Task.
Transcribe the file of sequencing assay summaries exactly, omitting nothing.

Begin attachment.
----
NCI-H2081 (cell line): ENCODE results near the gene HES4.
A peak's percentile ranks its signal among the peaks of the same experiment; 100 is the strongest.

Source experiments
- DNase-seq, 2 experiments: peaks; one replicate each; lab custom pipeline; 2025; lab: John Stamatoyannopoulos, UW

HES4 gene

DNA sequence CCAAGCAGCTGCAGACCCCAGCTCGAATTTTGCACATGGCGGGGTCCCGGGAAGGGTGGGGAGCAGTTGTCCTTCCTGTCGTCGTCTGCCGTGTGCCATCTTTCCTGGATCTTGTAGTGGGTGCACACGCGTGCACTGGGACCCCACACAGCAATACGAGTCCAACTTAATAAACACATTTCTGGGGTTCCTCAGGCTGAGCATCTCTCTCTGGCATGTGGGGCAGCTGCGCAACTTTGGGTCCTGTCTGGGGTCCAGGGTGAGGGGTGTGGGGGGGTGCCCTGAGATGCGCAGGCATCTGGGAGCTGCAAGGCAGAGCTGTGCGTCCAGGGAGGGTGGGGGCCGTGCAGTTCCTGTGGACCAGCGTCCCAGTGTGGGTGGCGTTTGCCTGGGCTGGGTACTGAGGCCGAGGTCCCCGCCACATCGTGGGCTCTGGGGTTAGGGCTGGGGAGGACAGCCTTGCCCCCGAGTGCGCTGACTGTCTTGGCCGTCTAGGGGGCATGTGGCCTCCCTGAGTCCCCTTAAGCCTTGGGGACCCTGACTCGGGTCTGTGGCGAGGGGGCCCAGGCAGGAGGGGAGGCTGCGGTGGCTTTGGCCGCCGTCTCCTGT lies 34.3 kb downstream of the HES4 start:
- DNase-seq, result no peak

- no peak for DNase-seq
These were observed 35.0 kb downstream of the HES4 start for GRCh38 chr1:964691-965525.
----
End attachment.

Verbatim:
NCI-H2081 (cell line): ENCODE results near the gene HES4.
A peak's percentile ranks its signal among the peaks of the same experiment; 100 is the strongest.

Source experiments
- DNase-seq, 2 experiments: peaks; one replicate each; lab custom pipeline; 2025; lab: John Stamatoyannopoulos, UW

HES4 gene

DNA sequence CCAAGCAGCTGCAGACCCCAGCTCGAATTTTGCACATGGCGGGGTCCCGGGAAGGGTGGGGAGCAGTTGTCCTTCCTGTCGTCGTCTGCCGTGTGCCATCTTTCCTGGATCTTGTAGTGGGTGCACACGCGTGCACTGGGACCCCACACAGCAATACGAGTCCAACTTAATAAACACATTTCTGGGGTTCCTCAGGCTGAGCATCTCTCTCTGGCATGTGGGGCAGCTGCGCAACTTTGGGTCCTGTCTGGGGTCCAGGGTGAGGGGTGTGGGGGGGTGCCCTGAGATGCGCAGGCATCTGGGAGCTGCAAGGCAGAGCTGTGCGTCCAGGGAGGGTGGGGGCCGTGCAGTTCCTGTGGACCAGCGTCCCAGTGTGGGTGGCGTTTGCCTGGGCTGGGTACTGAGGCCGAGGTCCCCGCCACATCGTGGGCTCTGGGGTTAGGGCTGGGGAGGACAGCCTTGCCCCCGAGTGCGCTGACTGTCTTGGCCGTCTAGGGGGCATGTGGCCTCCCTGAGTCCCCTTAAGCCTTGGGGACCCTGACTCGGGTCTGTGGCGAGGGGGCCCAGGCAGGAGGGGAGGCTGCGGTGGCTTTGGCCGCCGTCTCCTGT lies 34.3 kb downstream of the HES4 start:
- DNase-seq, result no peak

- no peak for DNase-seq
These were observed 35.0 kb downstream of the HES4 start for GRCh38 chr1:964691-965525.